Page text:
Furthermore, research suggests that the spread of gambling may be accompanied by an increase in families' financial failure: SMR Research Corporation has found that bankruptcy rates are significantly higher than the national average in counties with gambling facilities.

However, Professor Grinols reported that the annual benefits per person were dramatically exceeded by the socio-economic costs that accompany legalized casino gambling.

Non-discharge of their gambling debts would keep pathological gamblers (and often innocent family members) as debtors forever - a type of involuntary servitude to casino owners - which can and has resulted in even more deleterious social consequences such as crime and suicide.


Bankruptcy Excerpts

21% of Illinois Gamblers Anonymous members had filed bankruptcy*
Henry R. Lesieur, Ph.D., Christopher W. Anderson, MS, NCGC, LMFT.

MO - Bankruptcies citing gambling debts as a contributing factor have jumped since the riverboats entered the Kansas City market in mid-1994. But bankruptcy lawyers interviewed for this story reported similar increases in gambling-related bankruptcies throughout the metropolitan area. While bankruptcy filings at the Kansas City courthouse increased each year, echoing the trend nationwide, bankruptcies citing gambling as a contributing factor increased at a much faster rate. By 1998, 194 of the 5,618 persons who filed -- 3.5 percent -- said gambling was a contributing factor in their bankruptcies. They listed unsecured debts of more than $7.5 million, much of it to credit card companies. Bankruptcy lawyers and gambling counselors say actual figures might be higher because people are reluctant to admit they have a gambling problem.
It's not only debt-ridden gamblers who are the losers. Experts say consumers pay higher costs because of bankruptcies -- regardless of cause -- in the form of higher interest rates and fees on credit cards. Other costs can range from more expensive credit insurance to footing the bill when problem gamblers enter the court system. The Treasury report, however, concluded that frequent, high-risk gamblers had about a 6 percent greater likelihood of filing bankruptcy.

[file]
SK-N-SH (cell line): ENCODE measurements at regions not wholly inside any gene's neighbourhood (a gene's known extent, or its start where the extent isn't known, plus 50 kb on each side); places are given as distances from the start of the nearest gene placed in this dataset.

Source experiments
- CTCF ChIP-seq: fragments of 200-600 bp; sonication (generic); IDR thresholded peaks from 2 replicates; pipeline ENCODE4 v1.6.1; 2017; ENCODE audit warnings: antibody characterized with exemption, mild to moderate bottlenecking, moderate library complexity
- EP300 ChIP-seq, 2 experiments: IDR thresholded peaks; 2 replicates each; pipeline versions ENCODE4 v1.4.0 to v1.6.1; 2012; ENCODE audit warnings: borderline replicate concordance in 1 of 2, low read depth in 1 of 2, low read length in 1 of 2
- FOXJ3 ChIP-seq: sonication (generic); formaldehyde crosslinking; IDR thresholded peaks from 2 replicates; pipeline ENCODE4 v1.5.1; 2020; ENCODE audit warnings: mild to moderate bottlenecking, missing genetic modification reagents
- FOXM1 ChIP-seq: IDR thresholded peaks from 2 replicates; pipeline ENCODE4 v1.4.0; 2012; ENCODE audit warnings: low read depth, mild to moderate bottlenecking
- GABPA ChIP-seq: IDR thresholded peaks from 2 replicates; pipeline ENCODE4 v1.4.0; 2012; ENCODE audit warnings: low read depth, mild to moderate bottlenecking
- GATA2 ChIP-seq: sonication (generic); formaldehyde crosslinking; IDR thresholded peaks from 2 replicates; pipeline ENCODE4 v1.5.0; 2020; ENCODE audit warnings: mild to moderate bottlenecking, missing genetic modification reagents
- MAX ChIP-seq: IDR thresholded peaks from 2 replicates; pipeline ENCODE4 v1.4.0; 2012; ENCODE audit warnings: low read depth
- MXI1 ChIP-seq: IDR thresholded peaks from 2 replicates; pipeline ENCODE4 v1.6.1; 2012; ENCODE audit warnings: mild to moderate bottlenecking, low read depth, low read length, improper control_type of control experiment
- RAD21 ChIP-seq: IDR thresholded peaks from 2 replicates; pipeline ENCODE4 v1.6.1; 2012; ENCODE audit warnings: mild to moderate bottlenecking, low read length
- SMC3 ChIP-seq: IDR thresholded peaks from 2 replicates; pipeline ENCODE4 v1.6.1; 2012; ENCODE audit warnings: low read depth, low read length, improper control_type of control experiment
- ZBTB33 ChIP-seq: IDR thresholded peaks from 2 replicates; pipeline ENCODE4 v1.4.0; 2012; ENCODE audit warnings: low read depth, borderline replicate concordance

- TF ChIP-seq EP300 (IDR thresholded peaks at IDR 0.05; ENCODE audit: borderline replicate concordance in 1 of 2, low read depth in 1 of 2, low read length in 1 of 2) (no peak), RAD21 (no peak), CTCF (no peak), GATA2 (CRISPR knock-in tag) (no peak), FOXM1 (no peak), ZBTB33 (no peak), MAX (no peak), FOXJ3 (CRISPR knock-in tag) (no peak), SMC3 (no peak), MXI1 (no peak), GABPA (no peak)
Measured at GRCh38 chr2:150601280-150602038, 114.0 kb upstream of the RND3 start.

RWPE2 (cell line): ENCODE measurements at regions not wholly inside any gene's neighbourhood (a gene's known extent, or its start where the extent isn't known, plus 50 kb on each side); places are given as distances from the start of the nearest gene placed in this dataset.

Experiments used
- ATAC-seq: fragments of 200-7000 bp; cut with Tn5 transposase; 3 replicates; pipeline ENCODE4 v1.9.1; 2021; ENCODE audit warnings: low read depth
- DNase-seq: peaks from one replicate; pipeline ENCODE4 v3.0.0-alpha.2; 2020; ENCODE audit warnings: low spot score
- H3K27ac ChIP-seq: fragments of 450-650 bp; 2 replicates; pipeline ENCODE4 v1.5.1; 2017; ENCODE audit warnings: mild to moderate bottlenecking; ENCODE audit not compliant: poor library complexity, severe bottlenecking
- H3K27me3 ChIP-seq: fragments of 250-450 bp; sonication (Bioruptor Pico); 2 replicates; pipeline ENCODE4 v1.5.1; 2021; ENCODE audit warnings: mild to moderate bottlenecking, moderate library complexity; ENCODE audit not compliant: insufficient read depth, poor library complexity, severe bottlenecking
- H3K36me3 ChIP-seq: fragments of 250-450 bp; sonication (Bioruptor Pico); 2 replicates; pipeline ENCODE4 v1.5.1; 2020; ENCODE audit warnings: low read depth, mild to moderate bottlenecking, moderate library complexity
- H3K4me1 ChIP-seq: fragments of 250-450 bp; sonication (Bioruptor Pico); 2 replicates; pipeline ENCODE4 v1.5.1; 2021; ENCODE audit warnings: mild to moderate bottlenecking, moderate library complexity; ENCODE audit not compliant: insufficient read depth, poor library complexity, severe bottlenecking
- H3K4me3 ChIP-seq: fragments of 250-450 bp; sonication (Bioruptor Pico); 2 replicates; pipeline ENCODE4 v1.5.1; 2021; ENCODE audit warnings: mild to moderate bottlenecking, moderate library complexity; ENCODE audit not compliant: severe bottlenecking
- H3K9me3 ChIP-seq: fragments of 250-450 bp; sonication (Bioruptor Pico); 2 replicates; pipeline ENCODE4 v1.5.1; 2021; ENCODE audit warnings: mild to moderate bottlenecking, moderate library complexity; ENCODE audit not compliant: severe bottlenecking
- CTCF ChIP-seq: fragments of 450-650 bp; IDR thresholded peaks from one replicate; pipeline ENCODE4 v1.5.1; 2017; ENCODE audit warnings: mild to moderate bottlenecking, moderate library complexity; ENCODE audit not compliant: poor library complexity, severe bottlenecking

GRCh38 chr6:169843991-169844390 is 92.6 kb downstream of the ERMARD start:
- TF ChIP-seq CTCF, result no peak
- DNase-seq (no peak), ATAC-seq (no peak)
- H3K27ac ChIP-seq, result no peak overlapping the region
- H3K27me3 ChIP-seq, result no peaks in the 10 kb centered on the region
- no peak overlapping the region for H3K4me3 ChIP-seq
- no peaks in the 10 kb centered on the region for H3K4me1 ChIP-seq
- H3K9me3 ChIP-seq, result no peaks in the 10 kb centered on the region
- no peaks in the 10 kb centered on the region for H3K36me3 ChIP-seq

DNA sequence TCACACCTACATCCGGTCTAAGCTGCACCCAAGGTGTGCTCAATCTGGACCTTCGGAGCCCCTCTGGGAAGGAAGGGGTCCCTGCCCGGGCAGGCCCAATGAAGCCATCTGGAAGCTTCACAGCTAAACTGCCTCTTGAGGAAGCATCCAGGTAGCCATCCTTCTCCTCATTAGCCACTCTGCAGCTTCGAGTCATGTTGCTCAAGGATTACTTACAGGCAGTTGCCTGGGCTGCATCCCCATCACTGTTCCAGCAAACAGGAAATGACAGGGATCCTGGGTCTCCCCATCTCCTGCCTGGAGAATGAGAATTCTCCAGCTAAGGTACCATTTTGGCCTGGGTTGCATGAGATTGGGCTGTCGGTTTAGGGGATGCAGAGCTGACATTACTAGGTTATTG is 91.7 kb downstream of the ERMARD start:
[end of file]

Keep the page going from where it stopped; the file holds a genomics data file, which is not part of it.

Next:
MO - Janite Lee, who won $18 million in the lottery in 1993, now lives in a "little room" in a friend's home in Edwardsville. Bankruptcy filings say that Lee ran up big gambling losses - $375,000 lost at casinos in the last year alone. "I know a lot of the money went into gambling," said Lee's attorney, Rochelle Stanton.
"Court begins figuring out bankruptcy of lottery winner"/By Jim Gallagher/The St. Louis Post-Dispatch/9.11.01

NV - According to U.S. Bankruptcy Court statistics, between 1990 and 2000 more than 54,000 people -- enough to fill Boulder City five times over -- filed for Chapter 7 personal bankruptcy.
"Bankruptcy rate climbing locally, statistics show"/By CHRIS DI EDOARDO/Las Vegas Review-Journal/9.4.01

NEW ORLEANS (AP) -- Bankruptcy filings in Louisiana rose 14.4 percent in 2001 as the number of consumers and businesses seeking relief from creditors hit an all-time record nationwide. The change, which would impose stricter limits on the ability to discharge consumer debt, is awaiting final congressional approval. Consumer credit counselors in Louisiana say they have noticed a rising number of those with debt trouble citing problems with gambling.
"Bankruptcy filings in Louisiana increase more than 14 percent"/By ALAN SAYRE/NOLA.COM/3.2.02